Be aware of your words when a loved one's death is near
by Carol Bradley Bursack, Editor-in-Chief
Researchers say that the ability to hear is the last sense to surrender as a person's body goes through the death process. That statement assumes, of course, that the person has previously suffered no profound hearing loss. Most of this research has been done on people who are in a coma. However, many of us who have attended deaths of loved ones have seen for ourselves the effects of words on an otherwise non-responsive elder.
It was when my mother died that the truth of studies on hearing, as it affects those in a coma, really came home to me. My mother had been in pain for years. Once she was declared terminal and the care the nursing home staff provided couldn't cover her needs, we called in hospice. Our local hospice worked seamlessly with the nursing home staff to care for Mom.
Waiting for Death: How Long Does It Take?
I continued my daily visits. Finally, when hospice saw signs of impending death, I took time off from work.
When my father had died under hospice care five months earlier, it had been just hours from the time I was called in until he died. My sister, Beth, came to town and we sat with Dad. He rallied, as people who are dying often do, and so my sister left to tend to her dog at home, fifty miles away. She no more than got out on the highway than Dad showed signs of the end. The nurse came in to check Dad, then gently called my name. I held him and felt the life go out of him. After ten years in dementia hell, Dad was finally set free.
We thought Mom's death would be much the same. She only weighed about 85 pounds. She had been very ill for a long time and was terribly frail. Her limbs were mottled with purple and blue patches and the staff felt death was very near. Yet Mom's heart wouldn't quit beating.
A Long Death Vigil
Beth I spent three days and nights with Mom until she finally was able to let go. During this time, we talked with each other and to Mom. Other people came and went but mostly Beth and I were sitting vigil.
Mom had a roommate in the nursing home those last months since Dad's death, and the roommate, Mavis, had Alzheimer's disease. The staff tried to keep Mavis out of the room as much as possible, and we always kept the dividing curtain drawn, but Mavis would sneak around to look at Mom. That would have been okay, but when she did so, she would squawk loudly, "Is she dead yet?" Hearing this, one of us would jump up and gently guide Mavis to out of the room, as Mavis muttered, "I love her so!"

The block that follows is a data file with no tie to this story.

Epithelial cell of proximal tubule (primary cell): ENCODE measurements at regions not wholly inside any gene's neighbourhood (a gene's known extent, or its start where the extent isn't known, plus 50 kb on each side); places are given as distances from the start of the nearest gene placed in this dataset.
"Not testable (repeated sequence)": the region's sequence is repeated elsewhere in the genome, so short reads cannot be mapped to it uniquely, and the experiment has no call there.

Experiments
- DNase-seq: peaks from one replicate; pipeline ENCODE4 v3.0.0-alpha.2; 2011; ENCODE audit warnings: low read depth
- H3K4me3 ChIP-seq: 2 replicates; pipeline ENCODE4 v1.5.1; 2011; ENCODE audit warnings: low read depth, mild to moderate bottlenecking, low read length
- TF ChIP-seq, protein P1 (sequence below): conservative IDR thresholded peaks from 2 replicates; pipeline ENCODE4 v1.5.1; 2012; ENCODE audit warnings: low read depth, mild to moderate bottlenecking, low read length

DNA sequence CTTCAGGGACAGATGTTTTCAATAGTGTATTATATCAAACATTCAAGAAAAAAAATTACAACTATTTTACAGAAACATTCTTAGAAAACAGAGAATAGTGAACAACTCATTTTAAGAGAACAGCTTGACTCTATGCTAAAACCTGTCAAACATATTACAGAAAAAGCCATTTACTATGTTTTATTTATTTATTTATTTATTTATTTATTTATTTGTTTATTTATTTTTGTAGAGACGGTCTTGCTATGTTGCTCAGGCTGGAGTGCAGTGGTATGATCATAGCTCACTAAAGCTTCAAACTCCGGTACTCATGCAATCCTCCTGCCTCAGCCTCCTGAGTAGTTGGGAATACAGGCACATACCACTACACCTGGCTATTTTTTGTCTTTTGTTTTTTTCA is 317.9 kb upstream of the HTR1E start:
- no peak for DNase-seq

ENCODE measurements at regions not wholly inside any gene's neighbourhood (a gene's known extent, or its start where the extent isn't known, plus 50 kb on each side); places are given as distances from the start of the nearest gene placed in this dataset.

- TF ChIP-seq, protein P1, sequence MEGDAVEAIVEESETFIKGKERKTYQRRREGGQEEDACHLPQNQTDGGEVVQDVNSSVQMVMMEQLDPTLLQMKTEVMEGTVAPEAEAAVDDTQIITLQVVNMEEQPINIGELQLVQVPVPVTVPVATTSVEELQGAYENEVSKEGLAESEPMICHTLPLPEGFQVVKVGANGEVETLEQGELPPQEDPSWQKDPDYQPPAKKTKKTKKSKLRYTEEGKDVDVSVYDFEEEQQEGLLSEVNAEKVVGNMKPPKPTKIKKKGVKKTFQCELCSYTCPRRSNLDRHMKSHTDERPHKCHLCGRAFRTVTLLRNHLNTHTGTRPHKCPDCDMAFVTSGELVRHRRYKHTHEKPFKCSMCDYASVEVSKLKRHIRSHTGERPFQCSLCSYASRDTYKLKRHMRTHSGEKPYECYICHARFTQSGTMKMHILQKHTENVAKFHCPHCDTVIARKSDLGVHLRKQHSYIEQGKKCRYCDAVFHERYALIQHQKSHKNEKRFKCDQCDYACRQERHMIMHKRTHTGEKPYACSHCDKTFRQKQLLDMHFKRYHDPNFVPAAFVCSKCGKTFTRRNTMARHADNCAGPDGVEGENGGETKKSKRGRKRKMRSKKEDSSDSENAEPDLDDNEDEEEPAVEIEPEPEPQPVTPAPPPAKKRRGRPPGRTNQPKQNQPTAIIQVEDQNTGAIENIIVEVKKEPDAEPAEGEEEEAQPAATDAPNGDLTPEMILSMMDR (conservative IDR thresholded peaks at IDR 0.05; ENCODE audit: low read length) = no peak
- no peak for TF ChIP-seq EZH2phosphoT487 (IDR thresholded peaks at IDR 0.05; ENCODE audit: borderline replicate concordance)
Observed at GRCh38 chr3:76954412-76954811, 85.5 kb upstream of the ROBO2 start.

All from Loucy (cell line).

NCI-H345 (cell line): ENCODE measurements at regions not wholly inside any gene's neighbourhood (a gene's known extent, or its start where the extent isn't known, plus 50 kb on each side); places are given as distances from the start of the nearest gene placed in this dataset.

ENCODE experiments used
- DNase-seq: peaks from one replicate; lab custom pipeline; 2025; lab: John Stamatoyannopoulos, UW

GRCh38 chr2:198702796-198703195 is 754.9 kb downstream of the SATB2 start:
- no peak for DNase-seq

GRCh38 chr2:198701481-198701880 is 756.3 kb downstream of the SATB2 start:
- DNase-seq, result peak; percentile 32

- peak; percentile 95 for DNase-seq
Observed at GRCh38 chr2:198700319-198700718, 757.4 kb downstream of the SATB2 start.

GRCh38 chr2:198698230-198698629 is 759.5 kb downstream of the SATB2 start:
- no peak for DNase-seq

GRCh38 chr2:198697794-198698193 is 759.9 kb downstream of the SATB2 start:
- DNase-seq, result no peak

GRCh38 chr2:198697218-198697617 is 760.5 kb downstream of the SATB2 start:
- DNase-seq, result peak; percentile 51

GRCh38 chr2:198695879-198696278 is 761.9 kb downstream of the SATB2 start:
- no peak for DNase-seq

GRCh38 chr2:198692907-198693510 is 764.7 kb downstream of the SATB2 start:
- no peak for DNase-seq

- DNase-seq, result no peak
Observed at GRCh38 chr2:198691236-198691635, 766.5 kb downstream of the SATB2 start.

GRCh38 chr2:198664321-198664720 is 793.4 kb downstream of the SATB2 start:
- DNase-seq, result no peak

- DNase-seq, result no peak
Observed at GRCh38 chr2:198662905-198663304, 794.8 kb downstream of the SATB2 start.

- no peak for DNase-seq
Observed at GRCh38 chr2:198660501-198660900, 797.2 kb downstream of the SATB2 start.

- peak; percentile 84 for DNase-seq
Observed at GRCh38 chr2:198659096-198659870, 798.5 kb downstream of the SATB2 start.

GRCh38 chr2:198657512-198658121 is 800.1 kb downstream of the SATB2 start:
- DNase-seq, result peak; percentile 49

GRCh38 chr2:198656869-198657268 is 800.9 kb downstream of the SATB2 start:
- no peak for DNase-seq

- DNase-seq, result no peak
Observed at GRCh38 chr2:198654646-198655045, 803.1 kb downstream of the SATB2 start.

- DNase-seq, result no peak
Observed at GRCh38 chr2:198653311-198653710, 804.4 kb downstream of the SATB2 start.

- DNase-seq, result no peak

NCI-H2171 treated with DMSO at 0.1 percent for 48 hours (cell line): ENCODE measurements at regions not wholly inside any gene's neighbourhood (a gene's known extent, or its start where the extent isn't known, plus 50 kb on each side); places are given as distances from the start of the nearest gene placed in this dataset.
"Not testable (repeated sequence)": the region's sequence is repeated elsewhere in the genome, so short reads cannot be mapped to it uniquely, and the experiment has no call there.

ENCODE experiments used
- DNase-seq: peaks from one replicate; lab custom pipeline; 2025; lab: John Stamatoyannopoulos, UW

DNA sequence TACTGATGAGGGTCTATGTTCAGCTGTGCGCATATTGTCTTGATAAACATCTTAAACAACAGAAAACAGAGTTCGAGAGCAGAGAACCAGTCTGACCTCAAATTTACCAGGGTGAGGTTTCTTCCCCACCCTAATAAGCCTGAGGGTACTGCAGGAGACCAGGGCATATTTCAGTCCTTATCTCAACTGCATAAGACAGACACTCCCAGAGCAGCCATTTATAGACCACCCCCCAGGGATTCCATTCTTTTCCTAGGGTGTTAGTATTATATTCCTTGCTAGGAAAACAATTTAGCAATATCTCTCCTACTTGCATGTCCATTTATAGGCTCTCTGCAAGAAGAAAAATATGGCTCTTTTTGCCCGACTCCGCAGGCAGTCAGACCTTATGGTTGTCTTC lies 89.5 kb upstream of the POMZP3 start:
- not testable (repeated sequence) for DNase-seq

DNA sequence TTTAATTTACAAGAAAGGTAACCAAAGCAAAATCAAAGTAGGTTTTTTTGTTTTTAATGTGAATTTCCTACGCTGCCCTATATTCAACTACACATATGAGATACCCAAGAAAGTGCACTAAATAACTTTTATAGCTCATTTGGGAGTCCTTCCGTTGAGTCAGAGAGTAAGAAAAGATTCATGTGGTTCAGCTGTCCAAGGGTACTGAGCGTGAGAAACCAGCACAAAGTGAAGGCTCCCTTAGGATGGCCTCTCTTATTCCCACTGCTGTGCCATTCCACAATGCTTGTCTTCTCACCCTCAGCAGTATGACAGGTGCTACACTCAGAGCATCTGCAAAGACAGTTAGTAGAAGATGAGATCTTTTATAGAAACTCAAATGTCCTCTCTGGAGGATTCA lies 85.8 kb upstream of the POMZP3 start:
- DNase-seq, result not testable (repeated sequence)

While my sister and I were worried that Mavis' crude questions would be bad for Mom, we also knew Mavis couldn't help it. All we could do is try to get her out of the room. Strangely, Mom didn't show much agitation when Mavis spoke, but it's impossible for us to know everything that registers when someone is in a pre-death state.
Beth and I kept our talk light, but we talked a lot of childhood memories. We kept an eye on Mom's comfort and the staff, knowing we were in for a long haul, kept an eye on us as well as on Mom.
Mom showed many signs of dying but her heart was steady, so I did take a few hours the second night to go to my home to shower and grab a few hours of sleep. My sister drove home for a few hours of rest and then drove back to the nursing home. Mom seemed unchanged. The days were long, but Mom was comfortable. She seemed to be waiting for something, but we didn't know what.
Sharing the Past
As we sat with Mom, Beth and I talked about Dad, actively telling Mom that Dad was waiting for her. To pass the time, we went through old photo albums we'd kept in Mom's room. I remember exclaiming, "There's Ethel! How beautiful she looks here." Ethel was Mom's long dead sister.
Then Beth saw a photo of Marion, Mom's other now dead sister. She excitedly pointed out the photo and started talking about Marion. Mom's eyelids fluttered. She seemed to tune in. We kept looking through the photo album, chatting excitedly about the family photos. They were old photos, and all of the people were long dead. After a significant time where Mom seemed to rally, we saw here sink back a bit.
She seemed peaceful as we moved to her bed. Beth and I knew we must have looked like fools to folks walking by in the hallway, but we didn't care. We became Mom's cheerleaders as she slowly faded out of this world. We kept telling her it was okay to go. We cried as we encouraged her. "Dad's waiting! Ethel's waiting! Marion's waiting!" We watched as her eyelids fluttered a bit more and she was gone.
Did Mom hear us? For that matter, did she hear Mavis? What proof do we have? None but fluttering eyelids and small movements. But as loving daughters tuned in to our mother, as well as veterans of attended deaths, we felt she could hear us. We felt good as we encouraged her to leave her broken body and painful life behind and join whatever awaits us on the other side. As with Dad's death, Mom's last breath was for us, a spiritual moment.
Did Mom Hear Us or Did We Imagine It?
Some would say Beth and I were delusional. Maybe we were. But we were grateful that, at least from her loved ones, if Mom heard at all she only heard loving words.
Our story isn't unique. I've heard many that are similar. So, when I write or talk about attended deaths, I encourage people to only talk about positive things in the presence of their loved one, no matter how out of it they seem. Be joyful, if possible. If you have issues to air with siblings or a parent, take it out of the room.
Mom had been ready to die for a long time, so while we knew we would miss her, there was a strong feeling for us that this was her time. We feel we sent her off with a message of love.